Crivelli’s practice of combining what look like observable elements of the architectural everyday with passages of fantastical and ostentatious display might be taken as indicative of the exhibition’s broader terrain. At times, the visitor encountered extravagant settings such as the partially ruined antique buildings among which Liberale da Verona has Dido meet her end. Elsewhere, a kind of verisimilitude prevailed. The building in which Antonello da Messina’s Saint Jerome is ensconced is a complex architectural fantasy, but it somehow contrives to feel sober and real.

The room in the exhibition devoted to place making included examples of artists fashioning our experience of existing places. The subject in Francesco Granacci’s Portrait of a Man in Armour is depicted in front of Florence’s Piazza della Signoria, while Giorgio Vasari, in a preparatory drawing for a fresco, represents a scene of political triumph within the same real setting. Adopting a viewpoint used by Granacci’s master, Domenico Ghirlandaio, both works, and particularly Vasari’s powerful drawing, present the trecento piazza as conforming more or less to quattrocento norms. On the other hand, images of the Temple in Jerusalem, described in the exhibition as “the ultimate symbol of a sacred site,” refer to a building long since destroyed—a fact that sometimes prompts a considerable degree of invention. Thus, in Sebastiano del Piombo’s unfinished Judgement of Solomon, the most striking loan in the exhibition, the temple (if that is what it is) is transformed into a grand Roman basilica.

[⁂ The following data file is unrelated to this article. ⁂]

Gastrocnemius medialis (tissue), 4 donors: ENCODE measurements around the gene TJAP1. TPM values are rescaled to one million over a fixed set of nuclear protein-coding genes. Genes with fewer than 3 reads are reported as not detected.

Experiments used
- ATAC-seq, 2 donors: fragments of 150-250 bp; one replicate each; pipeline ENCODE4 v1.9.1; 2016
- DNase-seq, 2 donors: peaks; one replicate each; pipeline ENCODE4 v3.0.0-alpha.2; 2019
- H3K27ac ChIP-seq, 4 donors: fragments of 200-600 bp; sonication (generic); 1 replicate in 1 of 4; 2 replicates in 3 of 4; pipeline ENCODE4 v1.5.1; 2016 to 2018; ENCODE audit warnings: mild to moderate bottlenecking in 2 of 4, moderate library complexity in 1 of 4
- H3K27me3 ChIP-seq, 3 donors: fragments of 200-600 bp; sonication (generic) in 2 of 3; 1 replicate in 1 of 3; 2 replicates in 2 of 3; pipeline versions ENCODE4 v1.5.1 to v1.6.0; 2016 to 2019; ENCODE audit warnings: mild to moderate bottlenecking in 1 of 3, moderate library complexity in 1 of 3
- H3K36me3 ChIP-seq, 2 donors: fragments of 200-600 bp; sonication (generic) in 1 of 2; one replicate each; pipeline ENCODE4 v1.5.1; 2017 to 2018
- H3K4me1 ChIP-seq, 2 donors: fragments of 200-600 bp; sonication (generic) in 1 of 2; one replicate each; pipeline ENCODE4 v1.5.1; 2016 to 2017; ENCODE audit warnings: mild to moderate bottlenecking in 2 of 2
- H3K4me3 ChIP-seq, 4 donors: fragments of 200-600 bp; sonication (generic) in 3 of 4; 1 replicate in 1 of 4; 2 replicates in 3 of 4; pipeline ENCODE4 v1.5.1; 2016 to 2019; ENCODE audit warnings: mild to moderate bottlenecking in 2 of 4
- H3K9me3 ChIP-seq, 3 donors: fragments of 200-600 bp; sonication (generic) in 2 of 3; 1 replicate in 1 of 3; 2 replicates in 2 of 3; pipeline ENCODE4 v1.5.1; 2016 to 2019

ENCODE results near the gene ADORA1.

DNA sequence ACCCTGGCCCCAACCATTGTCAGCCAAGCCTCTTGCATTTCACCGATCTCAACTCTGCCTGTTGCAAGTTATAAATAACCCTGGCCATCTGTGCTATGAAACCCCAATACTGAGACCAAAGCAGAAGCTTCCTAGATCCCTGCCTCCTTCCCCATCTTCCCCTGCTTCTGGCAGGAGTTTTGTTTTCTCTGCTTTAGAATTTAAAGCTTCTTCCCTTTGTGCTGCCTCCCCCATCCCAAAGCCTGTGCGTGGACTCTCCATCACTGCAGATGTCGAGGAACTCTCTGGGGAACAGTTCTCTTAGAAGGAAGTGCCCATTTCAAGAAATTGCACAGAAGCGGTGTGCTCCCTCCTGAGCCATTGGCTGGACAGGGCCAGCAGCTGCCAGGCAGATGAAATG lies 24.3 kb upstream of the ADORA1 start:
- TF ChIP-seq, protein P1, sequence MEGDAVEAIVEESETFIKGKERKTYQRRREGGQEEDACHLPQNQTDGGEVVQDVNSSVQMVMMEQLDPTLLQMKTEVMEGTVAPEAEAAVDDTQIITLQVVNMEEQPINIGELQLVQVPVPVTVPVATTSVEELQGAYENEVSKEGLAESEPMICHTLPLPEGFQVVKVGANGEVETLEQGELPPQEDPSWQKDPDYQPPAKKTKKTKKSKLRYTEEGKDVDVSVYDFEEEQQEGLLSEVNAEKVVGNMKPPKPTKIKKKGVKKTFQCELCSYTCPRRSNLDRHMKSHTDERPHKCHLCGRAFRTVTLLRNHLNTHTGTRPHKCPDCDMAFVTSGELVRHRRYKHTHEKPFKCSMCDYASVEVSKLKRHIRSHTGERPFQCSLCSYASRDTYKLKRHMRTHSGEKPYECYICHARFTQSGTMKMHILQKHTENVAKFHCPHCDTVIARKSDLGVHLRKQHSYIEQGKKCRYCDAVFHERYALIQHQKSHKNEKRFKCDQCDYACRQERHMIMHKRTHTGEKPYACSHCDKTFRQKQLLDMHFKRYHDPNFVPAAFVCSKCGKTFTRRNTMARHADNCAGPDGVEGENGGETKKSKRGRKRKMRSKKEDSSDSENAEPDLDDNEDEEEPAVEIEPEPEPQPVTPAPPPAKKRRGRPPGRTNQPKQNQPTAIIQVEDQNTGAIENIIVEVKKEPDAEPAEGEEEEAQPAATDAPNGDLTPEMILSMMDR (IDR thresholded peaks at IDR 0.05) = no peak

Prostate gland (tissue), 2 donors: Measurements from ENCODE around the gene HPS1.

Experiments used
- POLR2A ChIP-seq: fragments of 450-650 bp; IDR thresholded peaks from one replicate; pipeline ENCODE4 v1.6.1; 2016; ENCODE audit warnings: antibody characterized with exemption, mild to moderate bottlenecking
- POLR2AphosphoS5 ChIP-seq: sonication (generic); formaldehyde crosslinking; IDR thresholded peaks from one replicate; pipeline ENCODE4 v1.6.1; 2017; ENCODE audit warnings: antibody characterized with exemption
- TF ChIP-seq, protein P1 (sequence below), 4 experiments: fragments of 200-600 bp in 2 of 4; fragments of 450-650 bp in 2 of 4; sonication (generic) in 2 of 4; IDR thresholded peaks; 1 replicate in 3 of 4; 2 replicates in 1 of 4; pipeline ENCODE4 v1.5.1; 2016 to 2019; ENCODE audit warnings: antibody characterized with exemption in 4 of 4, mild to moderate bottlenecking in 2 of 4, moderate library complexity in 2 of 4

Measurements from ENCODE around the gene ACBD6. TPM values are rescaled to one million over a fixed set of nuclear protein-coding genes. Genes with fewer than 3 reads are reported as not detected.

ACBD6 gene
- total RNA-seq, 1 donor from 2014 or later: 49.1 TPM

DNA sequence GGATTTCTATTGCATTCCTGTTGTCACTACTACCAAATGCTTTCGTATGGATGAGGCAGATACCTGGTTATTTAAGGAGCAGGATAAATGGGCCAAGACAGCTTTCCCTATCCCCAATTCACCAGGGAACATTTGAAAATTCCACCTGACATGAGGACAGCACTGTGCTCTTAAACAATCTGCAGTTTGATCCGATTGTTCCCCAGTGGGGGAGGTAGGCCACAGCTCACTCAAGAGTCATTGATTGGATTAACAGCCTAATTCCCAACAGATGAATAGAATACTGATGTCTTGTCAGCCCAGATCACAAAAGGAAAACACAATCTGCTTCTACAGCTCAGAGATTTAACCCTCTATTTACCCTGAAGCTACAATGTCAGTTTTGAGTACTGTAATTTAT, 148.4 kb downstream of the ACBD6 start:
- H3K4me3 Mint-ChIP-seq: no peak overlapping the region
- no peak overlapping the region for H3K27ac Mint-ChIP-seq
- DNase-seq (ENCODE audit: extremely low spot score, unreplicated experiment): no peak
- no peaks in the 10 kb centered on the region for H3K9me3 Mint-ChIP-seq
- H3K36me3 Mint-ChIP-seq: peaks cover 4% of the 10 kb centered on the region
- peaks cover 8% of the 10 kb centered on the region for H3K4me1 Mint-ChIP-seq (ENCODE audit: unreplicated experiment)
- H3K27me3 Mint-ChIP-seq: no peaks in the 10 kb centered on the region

The strength of the exhibition lay in the richness of the artworks on display. The visitor was provided with relatively little information in the form of text, and this lack of theoretical or art historical direction could have felt like a deficiency. However, the curators made the clever decision to include short films in which five speakers—an architect, a film director, an expert in computer animation, a historian of modern art, and a historian of cinema—reflected on works and themes in the exhibition from a contemporary perspective. These films were a great success. At a stroke, they provided new perspectives on the artworks, rendered them accessible to a broader public, and demonstrated their continued relevance.